By Skylar Smith
Daily Titan Staff Writer
Thousands of cosplayers (short for costume role-play), lolitas, otaku and fans of Asian culture in general took over the LAX Hilton Nov. 6 â€“ 8 for Pacific Media Expo, â€œAmericaâ€™s first major trade show dedicated to Asian-Pacific popular culture and entertainment media.â€ Attendees along with several guests of honor showed off the amazing culture they fell in love with, and surprised hotel guests who did not know about the convention.
Lolita fashion, which is inspired by the Victorian eraâ€™s style of clothing in Britain, allows women, young and old alike, to dress up like princesses in public; and for sweet lolitas that usually means all pink.
A booth in the dealer hall was full of sweet lolita-specificÂ accessories and clothes run by the owner of a lolita shop in Los Angeles. As usual, there was a booth with a massive DVD collection where buyers could find any anime series or bit of Asian cinema they were looking for. Even convention regular Jones Bones was there, selling his massive collection of swords and weapons from popular animes, manga and movies. PMX even hosted a Filipino martial arts sparring tournament that drew quite a crowd and sold sparring equipment and traditional Filipino weapons.
Part of the fun in attending these conventions is seeing all the amazing cosplay, which covered several aspects of video game and anime culture, wowing many of the hotel guests. Some familiar cosplay at the convention were characters from the popular fighting games â€œStreet Fighterâ€ and â€œGuilty Gear,â€ characters from anime series such as â€œNaruto,â€ â€œBleachâ€ and â€œGurren Lagann,â€ and even a few characters from comic books such as Joker, Two-Face and Scarecrow.
Lolita fashion was also a big hit at this yearâ€™s PMX as chief designers of Angelic Pretty, a popular sweet lolita designer brand, Maki and Asuka, were guests of honor at the expo. They held several panels to discuss their designs and even joined in on the lolita tea party to give away gift bags.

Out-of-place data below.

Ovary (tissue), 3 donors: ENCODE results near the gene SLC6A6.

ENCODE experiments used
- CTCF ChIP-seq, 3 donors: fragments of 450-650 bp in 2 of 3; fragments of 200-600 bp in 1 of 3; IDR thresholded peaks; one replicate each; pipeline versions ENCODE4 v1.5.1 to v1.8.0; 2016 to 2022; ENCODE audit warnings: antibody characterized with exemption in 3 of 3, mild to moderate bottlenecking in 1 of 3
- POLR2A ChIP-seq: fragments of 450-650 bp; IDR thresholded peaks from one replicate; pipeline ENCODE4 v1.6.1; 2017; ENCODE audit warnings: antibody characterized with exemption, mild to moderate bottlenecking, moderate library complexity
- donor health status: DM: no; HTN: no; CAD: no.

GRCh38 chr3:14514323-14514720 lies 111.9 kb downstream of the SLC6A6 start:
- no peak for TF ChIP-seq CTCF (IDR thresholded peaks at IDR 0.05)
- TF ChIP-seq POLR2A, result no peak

â€œI like the way it looks,â€ said David Klinebeil, a tea party attendee. â€œI can dress like I walked out from 200 years ago but with the flair of today.â€
The second floor of the hotel held a lot of the video rooms, panel rooms, the arcade, karaoke room and the ever-popular artist alley. The artist alley at PMX was small compared to Anime Expo, but it was full of great artists trying to get their work out to other fans like them.
Tiffany Ho was one of the many artists selling her work, including dozens of pins, prints and bookmarks.
â€œThis is a very small con, but Iâ€™ve been doing a lot better than I thought I would at this con,â€ Ho said. â€œI like the fact that you can come in and set up whenever you want, and you make your own hours.â€
The thing that most attendees agreed on was PMXâ€™s laid back and incredibly friendly atmosphere. â€œItâ€™s really chill and you talk to a lot of people, so itâ€™s really cool in that aspect,â€ Ho said.
â€œ(Anime Expo), hands down, awesome and the best, but itâ€™s nice to come to the little cons because we have more time to hang out â€¦ itâ€™s been fun here,â€ said Jessica Nichols, who came to the convention dressed as Cammy from â€œStreet Fighter.â€
The most interesting part about the convention, however, was the intimacy of the panels. Because the convention was so small, it was a great chance for fans to meet, chat with and take several photos of their favorite big-name stars in anime, manga, Korean and Japanese music scene and the lolita fashion industry.
The guests of honor included Shinichi â€œNabeshinâ€ Watanabe, famous maverick anime director, voice actor and producer, who was dressed up as his own creation â€œNabeshinâ€ that appears in several of his animes; Aoi Kidokoro a popular manga artist and idol singer; the creator of the Hangry & Angry merchandise and comics Gashikon; the incredibly eccentric and hyper music group NOIZ, and many more.
If you are into anything remotely related to Japanese, Korean or any other Asian culture, do not hesitate to spend at least one day at PMX. Although it does not have the grandeur and impact of Anime Expo or Comic-Con, it is certainly a great place for fans of anime, lolita and just about any aspect of Asian culture to hang out for a weekend and have fun. You will see me there next year for sure, possibly in a cosplay of my own favorite anime character, and I recommend you come and join.